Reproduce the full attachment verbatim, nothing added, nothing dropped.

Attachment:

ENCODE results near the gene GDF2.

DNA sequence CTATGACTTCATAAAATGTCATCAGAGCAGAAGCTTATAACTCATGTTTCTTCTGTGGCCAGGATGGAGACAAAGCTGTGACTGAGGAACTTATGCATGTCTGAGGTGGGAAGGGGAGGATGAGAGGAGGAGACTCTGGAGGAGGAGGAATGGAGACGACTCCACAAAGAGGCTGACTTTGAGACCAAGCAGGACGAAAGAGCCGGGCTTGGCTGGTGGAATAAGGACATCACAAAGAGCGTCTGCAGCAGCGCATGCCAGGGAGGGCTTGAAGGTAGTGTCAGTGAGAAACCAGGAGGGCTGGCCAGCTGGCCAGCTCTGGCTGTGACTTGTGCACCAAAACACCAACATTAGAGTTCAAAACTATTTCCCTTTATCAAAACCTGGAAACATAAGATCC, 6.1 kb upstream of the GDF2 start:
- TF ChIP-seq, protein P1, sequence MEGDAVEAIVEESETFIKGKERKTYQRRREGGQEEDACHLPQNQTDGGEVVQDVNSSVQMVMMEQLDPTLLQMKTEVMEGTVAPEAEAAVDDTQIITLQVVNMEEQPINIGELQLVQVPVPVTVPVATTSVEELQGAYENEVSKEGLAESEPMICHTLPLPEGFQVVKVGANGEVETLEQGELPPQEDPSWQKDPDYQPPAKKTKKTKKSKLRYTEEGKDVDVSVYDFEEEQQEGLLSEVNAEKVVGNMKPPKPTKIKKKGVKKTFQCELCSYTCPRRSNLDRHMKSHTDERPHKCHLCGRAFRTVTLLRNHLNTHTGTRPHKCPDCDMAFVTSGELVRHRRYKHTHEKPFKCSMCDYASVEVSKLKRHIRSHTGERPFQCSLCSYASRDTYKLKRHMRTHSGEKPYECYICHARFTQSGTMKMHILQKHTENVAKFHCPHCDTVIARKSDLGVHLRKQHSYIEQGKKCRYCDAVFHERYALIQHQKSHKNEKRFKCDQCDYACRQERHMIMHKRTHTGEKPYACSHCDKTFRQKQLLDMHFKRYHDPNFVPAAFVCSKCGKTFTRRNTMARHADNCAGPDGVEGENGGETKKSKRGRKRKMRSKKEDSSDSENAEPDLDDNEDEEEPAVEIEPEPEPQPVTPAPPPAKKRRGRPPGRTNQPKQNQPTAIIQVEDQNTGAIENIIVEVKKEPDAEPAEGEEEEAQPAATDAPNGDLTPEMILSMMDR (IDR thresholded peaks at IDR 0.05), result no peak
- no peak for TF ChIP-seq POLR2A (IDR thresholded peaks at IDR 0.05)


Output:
ENCODE results near the gene GDF2.

DNA sequence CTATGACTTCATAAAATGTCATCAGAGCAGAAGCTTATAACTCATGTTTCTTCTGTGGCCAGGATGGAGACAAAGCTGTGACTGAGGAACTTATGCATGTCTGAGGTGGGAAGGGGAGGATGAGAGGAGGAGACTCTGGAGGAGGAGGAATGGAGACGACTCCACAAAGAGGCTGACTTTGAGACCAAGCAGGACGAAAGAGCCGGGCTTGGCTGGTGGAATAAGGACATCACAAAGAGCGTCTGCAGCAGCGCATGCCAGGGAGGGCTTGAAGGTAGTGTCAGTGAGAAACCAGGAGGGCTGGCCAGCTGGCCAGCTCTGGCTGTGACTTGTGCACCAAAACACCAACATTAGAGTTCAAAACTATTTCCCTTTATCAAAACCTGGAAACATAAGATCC, 6.1 kb upstream of the GDF2 start:
- TF ChIP-seq, protein P1, sequence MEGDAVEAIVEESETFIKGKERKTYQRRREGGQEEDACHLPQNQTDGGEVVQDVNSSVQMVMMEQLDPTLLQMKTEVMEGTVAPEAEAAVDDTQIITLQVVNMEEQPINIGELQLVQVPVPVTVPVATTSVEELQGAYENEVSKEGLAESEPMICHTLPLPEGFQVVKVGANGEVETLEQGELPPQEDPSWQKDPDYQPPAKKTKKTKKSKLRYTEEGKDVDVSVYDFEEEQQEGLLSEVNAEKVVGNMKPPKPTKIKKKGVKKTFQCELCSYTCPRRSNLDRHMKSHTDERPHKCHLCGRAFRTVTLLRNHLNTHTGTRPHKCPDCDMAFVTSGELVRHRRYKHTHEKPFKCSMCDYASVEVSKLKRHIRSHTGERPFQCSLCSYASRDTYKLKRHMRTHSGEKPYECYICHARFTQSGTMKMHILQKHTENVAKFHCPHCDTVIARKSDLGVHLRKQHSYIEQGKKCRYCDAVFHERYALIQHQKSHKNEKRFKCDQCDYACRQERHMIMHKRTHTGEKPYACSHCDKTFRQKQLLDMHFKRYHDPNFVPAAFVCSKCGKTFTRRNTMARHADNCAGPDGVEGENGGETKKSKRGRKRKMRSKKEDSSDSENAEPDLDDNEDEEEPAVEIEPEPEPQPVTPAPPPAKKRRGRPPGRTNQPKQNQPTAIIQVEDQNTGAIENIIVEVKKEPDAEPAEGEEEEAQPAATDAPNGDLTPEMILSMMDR (IDR thresholded peaks at IDR 0.05), result no peak
- no peak for TF ChIP-seq POLR2A (IDR thresholded peaks at IDR 0.05)